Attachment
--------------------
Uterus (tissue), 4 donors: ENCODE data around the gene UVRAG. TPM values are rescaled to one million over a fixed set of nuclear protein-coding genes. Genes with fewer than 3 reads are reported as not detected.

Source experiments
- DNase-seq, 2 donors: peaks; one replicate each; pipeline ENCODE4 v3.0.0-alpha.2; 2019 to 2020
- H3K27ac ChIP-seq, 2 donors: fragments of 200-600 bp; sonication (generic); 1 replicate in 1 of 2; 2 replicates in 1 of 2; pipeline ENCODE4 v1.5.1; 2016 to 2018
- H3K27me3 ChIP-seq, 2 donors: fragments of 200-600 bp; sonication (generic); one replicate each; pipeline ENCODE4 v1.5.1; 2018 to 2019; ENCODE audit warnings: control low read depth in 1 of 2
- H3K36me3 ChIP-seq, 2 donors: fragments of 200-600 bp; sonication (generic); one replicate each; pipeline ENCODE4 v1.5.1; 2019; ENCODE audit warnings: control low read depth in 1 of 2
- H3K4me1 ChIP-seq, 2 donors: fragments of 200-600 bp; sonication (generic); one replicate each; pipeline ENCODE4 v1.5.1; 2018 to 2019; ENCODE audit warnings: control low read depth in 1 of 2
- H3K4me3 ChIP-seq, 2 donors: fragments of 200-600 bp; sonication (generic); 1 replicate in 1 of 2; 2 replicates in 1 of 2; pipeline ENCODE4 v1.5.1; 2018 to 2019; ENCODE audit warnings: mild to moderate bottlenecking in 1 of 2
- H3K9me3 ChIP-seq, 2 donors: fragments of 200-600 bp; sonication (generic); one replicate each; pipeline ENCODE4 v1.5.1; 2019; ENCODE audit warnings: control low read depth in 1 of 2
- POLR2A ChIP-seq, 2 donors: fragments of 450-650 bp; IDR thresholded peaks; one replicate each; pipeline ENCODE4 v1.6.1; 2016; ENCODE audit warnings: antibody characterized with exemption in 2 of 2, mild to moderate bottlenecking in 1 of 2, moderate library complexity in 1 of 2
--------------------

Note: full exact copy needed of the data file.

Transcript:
Uterus (tissue), 4 donors: ENCODE data around the gene UVRAG. TPM values are rescaled to one million over a fixed set of nuclear protein-coding genes. Genes with fewer than 3 reads are reported as not detected.

Source experiments
- DNase-seq, 2 donors: peaks; one replicate each; pipeline ENCODE4 v3.0.0-alpha.2; 2019 to 2020
- H3K27ac ChIP-seq, 2 donors: fragments of 200-600 bp; sonication (generic); 1 replicate in 1 of 2; 2 replicates in 1 of 2; pipeline ENCODE4 v1.5.1; 2016 to 2018
- H3K27me3 ChIP-seq, 2 donors: fragments of 200-600 bp; sonication (generic); one replicate each; pipeline ENCODE4 v1.5.1; 2018 to 2019; ENCODE audit warnings: control low read depth in 1 of 2
- H3K36me3 ChIP-seq, 2 donors: fragments of 200-600 bp; sonication (generic); one replicate each; pipeline ENCODE4 v1.5.1; 2019; ENCODE audit warnings: control low read depth in 1 of 2
- H3K4me1 ChIP-seq, 2 donors: fragments of 200-600 bp; sonication (generic); one replicate each; pipeline ENCODE4 v1.5.1; 2018 to 2019; ENCODE audit warnings: control low read depth in 1 of 2
- H3K4me3 ChIP-seq, 2 donors: fragments of 200-600 bp; sonication (generic); 1 replicate in 1 of 2; 2 replicates in 1 of 2; pipeline ENCODE4 v1.5.1; 2018 to 2019; ENCODE audit warnings: mild to moderate bottlenecking in 1 of 2
- H3K9me3 ChIP-seq, 2 donors: fragments of 200-600 bp; sonication (generic); one replicate each; pipeline ENCODE4 v1.5.1; 2019; ENCODE audit warnings: control low read depth in 1 of 2
- POLR2A ChIP-seq, 2 donors: fragments of 450-650 bp; IDR thresholded peaks; one replicate each; pipeline ENCODE4 v1.6.1; 2016; ENCODE audit warnings: antibody characterized with exemption in 2 of 2, mild to moderate bottlenecking in 1 of 2, moderate library complexity in 1 of 2